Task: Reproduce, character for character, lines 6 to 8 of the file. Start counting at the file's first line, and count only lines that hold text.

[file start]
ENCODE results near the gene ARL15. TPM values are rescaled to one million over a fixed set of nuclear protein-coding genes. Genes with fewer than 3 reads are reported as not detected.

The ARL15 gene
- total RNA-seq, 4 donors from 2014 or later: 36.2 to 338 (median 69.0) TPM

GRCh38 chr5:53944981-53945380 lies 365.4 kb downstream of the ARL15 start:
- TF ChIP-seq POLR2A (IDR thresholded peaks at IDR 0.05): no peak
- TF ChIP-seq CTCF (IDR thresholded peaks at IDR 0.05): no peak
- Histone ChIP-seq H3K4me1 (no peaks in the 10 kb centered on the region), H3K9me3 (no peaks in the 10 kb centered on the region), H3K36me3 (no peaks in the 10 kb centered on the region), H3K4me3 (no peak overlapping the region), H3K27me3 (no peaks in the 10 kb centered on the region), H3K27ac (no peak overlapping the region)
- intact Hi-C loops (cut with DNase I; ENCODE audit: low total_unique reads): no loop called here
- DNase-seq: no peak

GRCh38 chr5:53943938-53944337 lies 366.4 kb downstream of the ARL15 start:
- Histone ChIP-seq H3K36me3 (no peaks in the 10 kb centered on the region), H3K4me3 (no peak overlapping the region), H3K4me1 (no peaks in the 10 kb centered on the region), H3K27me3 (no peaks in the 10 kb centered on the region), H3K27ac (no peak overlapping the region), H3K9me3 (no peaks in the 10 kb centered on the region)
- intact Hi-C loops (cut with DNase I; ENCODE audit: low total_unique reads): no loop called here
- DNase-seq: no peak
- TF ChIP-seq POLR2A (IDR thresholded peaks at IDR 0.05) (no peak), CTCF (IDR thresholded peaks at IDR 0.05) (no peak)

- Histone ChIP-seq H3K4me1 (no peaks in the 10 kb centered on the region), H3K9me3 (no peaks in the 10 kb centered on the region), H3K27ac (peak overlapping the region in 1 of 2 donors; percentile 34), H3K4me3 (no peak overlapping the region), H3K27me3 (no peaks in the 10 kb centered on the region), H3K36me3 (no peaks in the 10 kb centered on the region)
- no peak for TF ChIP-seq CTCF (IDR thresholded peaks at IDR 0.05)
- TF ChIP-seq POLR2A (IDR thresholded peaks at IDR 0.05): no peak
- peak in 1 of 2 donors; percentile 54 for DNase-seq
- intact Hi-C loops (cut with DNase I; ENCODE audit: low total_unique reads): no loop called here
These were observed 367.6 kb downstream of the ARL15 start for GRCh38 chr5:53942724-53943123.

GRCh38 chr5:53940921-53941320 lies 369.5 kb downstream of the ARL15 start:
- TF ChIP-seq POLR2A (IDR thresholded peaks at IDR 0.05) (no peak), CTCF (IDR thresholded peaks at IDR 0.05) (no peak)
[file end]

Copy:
- TF ChIP-seq CTCF (IDR thresholded peaks at IDR 0.05): no peak
- Histone ChIP-seq H3K4me1 (no peaks in the 10 kb centered on the region), H3K9me3 (no peaks in the 10 kb centered on the region), H3K36me3 (no peaks in the 10 kb centered on the region), H3K4me3 (no peak overlapping the region), H3K27me3 (no peaks in the 10 kb centered on the region), H3K27ac (no peak overlapping the region)
- intact Hi-C loops (cut with DNase I; ENCODE audit: low total_unique reads): no loop called here